Priest, Holy Angels National Catholic Church
By Andy Armano
This series focuses on individuals who give to our community and make a positive impact on the lives of others. Often it is through our personal adversities that we discover who we are and transform the challenges into strength.
Fr. Richard Vitale is a priest with the National Catholic Church of North America and he serves at Holy Angels National Catholic Church. He credits the love of his husband, family, parishioners, and God with giving him the strength to keep up with a challenging schedule of selfless service. Richard is also the new Vice-President of Impulse Group South Florida, an AHF affinity group, where he and other volunteers promote its mission to foster “sexual health education, advocacy, and breaking the stigma for gay men, both positive and negative.”
Andy Armano: Thank you for taking the time to talk with us. I’m sure you have your hands full responding to the COVID-19 pandemic. How has your church responded?
Fr. Richard Vitale: Yes, it’s a time of great stress and great need. The crucial question is how do we help keep our community and connections alive when we have to keep social distancing. The ministry has been shifting its focus to digital content and online resources. In my work with Impulse Group, we have also been focusing on digital platforms to advance advocacy and we are working closely with AIDS Healthcare Foundation (AHF) on that.
AA: Tell me a bit about what led you into the priesthood.
RV: I grew up on Long Island, New York with a typical upper-middle-class suburban upbringing. We weren’t a particularly religious family. So, it was a shock to everyone when I decided to become a priest. I always felt drawn to a life of service. Even from a young age. I volunteered as a catechism teacher and I was in Boy Scouts. Serving the community has been a part of the fabric of who I am for as long as I can remember. In college, I ended up getting super involved in campus ministry and absolutely fell in love with the mass. I absolutely fell in love with the community, the spirituality. I felt such an incredible calling that I applied for the seminary and I was accepted.
AA: With such devotion to God and service, how did you reconcile your sexuality with religion?
RV: I had been openly gay before I applied to the seminary and at the time when I applied, there was an unspoken ”don’t ask, don’t tell” type of policy. Things started to change when an Archbishop decided that he was going to basically blame the entirety of the sexual abuse of minors scandal on gay clergy. So, he issued an edict that said that they were going to do an apostolic visitation to every seminary in the country to look for evidence of homosexuality. It was at that moment that I realized that I wasn’t going to be able to make the changes from the inside that I wanted to.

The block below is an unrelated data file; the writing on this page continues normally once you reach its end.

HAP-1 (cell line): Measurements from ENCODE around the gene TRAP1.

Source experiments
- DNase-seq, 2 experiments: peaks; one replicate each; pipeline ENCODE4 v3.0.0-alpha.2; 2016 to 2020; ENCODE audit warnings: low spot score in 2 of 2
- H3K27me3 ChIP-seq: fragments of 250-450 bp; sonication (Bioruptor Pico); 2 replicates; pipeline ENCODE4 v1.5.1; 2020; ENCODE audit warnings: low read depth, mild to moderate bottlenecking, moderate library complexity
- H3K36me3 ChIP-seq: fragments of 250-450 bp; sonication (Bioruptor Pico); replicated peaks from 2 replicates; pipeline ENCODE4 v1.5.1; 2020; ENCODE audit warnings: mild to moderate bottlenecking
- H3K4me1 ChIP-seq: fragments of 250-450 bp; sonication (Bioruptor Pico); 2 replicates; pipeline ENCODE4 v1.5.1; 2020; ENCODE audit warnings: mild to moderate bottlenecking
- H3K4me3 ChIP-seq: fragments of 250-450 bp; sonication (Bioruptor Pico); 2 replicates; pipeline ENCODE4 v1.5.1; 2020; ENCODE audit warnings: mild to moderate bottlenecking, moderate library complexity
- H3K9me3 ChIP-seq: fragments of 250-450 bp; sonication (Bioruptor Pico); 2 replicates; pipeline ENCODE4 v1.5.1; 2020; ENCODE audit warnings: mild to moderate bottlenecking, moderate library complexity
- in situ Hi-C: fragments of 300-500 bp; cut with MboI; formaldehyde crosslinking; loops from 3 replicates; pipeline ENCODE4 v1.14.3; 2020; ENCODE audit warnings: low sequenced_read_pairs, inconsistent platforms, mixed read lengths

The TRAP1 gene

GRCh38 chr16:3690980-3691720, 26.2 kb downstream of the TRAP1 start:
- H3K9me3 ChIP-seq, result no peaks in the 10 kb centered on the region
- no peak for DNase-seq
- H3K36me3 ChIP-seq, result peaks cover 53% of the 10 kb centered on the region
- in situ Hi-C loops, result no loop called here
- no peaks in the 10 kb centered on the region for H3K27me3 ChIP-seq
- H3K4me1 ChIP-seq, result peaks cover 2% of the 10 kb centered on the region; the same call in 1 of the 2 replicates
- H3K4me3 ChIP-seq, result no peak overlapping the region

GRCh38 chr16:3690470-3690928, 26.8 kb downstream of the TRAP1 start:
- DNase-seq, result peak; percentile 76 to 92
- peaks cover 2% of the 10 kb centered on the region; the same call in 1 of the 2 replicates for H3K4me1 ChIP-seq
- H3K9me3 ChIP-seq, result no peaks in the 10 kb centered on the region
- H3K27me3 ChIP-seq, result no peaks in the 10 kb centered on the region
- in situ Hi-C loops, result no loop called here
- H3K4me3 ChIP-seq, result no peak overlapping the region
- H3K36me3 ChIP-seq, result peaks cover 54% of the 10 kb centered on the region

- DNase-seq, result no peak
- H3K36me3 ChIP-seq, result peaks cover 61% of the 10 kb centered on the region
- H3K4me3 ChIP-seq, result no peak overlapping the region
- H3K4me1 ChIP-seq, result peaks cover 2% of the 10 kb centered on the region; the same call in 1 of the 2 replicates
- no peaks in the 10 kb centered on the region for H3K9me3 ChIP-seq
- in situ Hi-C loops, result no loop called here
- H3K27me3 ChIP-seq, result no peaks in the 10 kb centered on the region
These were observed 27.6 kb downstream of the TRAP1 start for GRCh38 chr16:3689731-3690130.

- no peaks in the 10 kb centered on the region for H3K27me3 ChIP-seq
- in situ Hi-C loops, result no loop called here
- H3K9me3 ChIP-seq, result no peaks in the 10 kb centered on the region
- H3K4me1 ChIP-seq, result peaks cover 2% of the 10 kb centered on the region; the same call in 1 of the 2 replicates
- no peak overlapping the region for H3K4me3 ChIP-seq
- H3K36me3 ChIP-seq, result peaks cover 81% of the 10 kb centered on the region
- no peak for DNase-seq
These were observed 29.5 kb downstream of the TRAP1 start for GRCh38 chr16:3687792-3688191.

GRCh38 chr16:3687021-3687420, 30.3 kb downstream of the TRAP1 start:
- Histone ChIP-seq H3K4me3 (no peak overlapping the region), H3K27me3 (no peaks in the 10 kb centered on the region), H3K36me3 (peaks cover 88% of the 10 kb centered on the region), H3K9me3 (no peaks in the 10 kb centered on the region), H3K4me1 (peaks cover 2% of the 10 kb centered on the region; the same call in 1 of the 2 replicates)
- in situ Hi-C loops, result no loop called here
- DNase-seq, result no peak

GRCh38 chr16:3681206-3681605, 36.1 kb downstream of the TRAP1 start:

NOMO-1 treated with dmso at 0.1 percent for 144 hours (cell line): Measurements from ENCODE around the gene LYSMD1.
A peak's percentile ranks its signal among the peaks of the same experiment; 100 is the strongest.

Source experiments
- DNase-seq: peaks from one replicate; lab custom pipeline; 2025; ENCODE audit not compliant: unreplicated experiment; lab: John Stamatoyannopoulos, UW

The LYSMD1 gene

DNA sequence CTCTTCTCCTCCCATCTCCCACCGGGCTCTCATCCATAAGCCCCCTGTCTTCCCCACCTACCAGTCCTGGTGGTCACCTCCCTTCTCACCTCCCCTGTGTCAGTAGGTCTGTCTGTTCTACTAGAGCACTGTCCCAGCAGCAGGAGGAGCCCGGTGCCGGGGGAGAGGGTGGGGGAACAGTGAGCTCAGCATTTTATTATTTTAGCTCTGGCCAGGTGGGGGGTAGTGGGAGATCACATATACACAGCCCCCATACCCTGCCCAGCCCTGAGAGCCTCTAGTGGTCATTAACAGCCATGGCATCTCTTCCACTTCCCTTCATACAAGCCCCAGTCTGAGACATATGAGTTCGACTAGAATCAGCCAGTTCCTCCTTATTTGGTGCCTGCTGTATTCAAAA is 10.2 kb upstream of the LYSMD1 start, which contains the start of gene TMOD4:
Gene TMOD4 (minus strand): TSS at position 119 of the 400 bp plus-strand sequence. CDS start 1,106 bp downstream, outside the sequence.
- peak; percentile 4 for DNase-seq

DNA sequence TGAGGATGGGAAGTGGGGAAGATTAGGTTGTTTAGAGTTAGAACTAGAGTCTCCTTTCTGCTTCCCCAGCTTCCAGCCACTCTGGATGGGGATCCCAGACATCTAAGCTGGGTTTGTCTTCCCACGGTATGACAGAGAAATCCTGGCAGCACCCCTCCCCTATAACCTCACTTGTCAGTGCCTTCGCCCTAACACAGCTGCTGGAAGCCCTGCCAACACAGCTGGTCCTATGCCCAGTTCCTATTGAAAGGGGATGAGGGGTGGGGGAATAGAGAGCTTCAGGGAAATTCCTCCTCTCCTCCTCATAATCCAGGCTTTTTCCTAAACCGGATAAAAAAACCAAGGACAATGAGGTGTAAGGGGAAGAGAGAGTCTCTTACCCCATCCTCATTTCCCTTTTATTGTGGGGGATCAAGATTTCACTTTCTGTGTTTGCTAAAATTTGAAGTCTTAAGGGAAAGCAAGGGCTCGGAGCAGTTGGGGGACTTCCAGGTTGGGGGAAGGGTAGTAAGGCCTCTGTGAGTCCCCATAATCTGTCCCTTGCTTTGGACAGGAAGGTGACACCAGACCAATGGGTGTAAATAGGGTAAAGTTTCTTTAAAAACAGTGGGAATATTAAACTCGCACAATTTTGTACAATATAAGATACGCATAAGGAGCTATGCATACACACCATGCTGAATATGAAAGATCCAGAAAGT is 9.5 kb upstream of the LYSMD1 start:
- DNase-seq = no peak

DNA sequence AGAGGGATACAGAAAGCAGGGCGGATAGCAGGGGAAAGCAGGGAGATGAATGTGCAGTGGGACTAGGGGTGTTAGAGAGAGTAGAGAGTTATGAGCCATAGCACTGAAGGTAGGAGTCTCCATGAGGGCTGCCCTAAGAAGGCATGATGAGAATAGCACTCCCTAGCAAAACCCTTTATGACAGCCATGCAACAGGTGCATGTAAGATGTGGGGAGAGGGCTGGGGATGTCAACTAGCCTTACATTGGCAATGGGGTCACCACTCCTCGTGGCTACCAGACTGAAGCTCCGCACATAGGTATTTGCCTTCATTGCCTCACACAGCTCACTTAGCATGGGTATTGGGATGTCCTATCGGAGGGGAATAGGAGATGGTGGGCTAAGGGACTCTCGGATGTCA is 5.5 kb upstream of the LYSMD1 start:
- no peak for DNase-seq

I just had this vision in my head of a young gay, lesbian, [and/or] trans person coming to my office saying, “Father, I’m struggling with this.” I feared I would not be allowed to say to them, “It’s okay. God made you the way he made you. You are perfect. Don’t lose your spark.” I just knew that I couldn’t teach that. I didn’t believe it was God’s way, and didn’t believe it was fair or just or moral or anything. So, I took my leave. I just went back to secular life. I pretty much left the church entirely and didn’t worship anywhere for a long time.
AA: What was the transition back to secular life like for you? I can imagine it was difficult.
RV: It felt a lot like having a non-mutual breakup. If you’ve ever been left by a partner or have left a partner and still had strong feelings for them, that’s the feeling. There is love, but also sadness. When you are a priest, you consider yourself married to the church and so this isn’t just a pithy statement. It plays at the exact same emotional heartstrings.
AA: How did you come to terms with questioning the teachings you had been so immersed in?
RV: My experience wasn’t that different from many people. What happens when you snip the bottom of a tapestry or a sweater? It just starts to unravel, and the whole thing comes undone. It’s like that when you decide the teaching that homosexuality is a sin, an “inherent, intrinsic disorder” doesn’t check out. You question everything.
AA: So, what kept you believing in God?
RV: My experience of God’s love brought me back and enabled me to put it back together. I realized the church itself is human, fallible, defective people trying to do the best they can in a structure that they were handed. At that point, I realized that the mysticism of the church is in every single person. It isn’t contained in the hierarchy. That’s when I started to stitch it back together and when my faith came back.
AA: How did that process lead you back into the priesthood?
RV: By complete happenstance, I found a pathway to ordination. I became aware of this group called the Old Catholic Church in the United States, which is in many ways a Catholic Church with progressive moral teachings. It’s a home for a lot of people who feel that strong faith, but either can’t abide or have been injured by what I consider erroneous teachings of the Roman Church.
There was this Bishop on Facebook® who frequently commented on my friends’ posts and things like that. We began talking about my experience. He found my experience was relevant and applicable enough for ordination in the Old Catholic Church. And so, I was ordained as a deacon and priest. The ordination day was absolutely beautiful in this gorgeous church surrounded by family and friends, and it was just one of the most absolutely incredible days of my life. Just so incredibly overwhelming, and your life has changed forever. Sometimes scary, but usually the most profound and incredible ways because you then become truly a servant. It is on you to serve the people of God as best you can for as long as you can, as much as you can.